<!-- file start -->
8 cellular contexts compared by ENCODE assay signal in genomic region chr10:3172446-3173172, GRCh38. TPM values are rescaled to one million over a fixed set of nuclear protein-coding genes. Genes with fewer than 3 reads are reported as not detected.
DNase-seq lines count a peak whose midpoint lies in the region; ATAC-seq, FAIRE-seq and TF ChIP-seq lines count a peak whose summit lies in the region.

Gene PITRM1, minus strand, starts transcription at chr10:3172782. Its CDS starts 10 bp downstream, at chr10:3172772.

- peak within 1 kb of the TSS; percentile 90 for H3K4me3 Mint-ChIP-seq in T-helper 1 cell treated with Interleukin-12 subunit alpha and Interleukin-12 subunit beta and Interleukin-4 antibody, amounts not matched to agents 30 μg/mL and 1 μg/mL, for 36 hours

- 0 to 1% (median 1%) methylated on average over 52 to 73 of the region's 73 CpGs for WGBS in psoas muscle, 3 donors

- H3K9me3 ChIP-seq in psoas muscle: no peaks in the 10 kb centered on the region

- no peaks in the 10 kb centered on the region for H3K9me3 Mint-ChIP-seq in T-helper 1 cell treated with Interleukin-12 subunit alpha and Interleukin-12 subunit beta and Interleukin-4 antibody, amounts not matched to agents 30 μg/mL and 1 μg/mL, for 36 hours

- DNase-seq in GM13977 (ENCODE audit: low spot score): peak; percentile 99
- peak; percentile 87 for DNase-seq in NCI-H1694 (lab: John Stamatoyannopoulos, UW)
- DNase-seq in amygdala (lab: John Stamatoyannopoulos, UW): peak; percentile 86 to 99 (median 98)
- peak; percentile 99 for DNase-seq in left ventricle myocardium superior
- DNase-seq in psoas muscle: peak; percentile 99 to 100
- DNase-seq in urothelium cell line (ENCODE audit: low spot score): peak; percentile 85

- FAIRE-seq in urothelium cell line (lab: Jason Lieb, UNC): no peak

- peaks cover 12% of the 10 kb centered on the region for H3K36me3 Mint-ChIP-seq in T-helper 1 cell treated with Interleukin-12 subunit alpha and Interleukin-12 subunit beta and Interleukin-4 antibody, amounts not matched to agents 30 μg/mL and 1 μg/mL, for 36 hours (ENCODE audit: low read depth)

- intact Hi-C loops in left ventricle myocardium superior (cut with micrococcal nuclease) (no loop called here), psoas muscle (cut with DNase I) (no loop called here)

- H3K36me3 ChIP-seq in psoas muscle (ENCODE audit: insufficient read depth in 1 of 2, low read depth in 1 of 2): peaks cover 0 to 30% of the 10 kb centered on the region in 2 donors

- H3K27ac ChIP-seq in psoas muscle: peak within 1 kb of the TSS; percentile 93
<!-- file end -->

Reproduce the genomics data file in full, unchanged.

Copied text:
8 cellular contexts compared by ENCODE assay signal in genomic region chr10:3172446-3173172, GRCh38. TPM values are rescaled to one million over a fixed set of nuclear protein-coding genes. Genes with fewer than 3 reads are reported as not detected.
DNase-seq lines count a peak whose midpoint lies in the region; ATAC-seq, FAIRE-seq and TF ChIP-seq lines count a peak whose summit lies in the region.

Gene PITRM1, minus strand, starts transcription at chr10:3172782. Its CDS starts 10 bp downstream, at chr10:3172772.

- peak within 1 kb of the TSS; percentile 90 for H3K4me3 Mint-ChIP-seq in T-helper 1 cell treated with Interleukin-12 subunit alpha and Interleukin-12 subunit beta and Interleukin-4 antibody, amounts not matched to agents 30 μg/mL and 1 μg/mL, for 36 hours

- 0 to 1% (median 1%) methylated on average over 52 to 73 of the region's 73 CpGs for WGBS in psoas muscle, 3 donors

- H3K9me3 ChIP-seq in psoas muscle: no peaks in the 10 kb centered on the region

- no peaks in the 10 kb centered on the region for H3K9me3 Mint-ChIP-seq in T-helper 1 cell treated with Interleukin-12 subunit alpha and Interleukin-12 subunit beta and Interleukin-4 antibody, amounts not matched to agents 30 μg/mL and 1 μg/mL, for 36 hours

- DNase-seq in GM13977 (ENCODE audit: low spot score): peak; percentile 99
- peak; percentile 87 for DNase-seq in NCI-H1694 (lab: John Stamatoyannopoulos, UW)
- DNase-seq in amygdala (lab: John Stamatoyannopoulos, UW): peak; percentile 86 to 99 (median 98)
- peak; percentile 99 for DNase-seq in left ventricle myocardium superior
- DNase-seq in psoas muscle: peak; percentile 99 to 100
- DNase-seq in urothelium cell line (ENCODE audit: low spot score): peak; percentile 85

- FAIRE-seq in urothelium cell line (lab: Jason Lieb, UNC): no peak

- peaks cover 12% of the 10 kb centered on the region for H3K36me3 Mint-ChIP-seq in T-helper 1 cell treated with Interleukin-12 subunit alpha and Interleukin-12 subunit beta and Interleukin-4 antibody, amounts not matched to agents 30 μg/mL and 1 μg/mL, for 36 hours (ENCODE audit: low read depth)

- intact Hi-C loops in left ventricle myocardium superior (cut with micrococcal nuclease) (no loop called here), psoas muscle (cut with DNase I) (no loop called here)

- H3K36me3 ChIP-seq in psoas muscle (ENCODE audit: insufficient read depth in 1 of 2, low read depth in 1 of 2): peaks cover 0 to 30% of the 10 kb centered on the region in 2 donors

- H3K27ac ChIP-seq in psoas muscle: peak within 1 kb of the TSS; percentile 93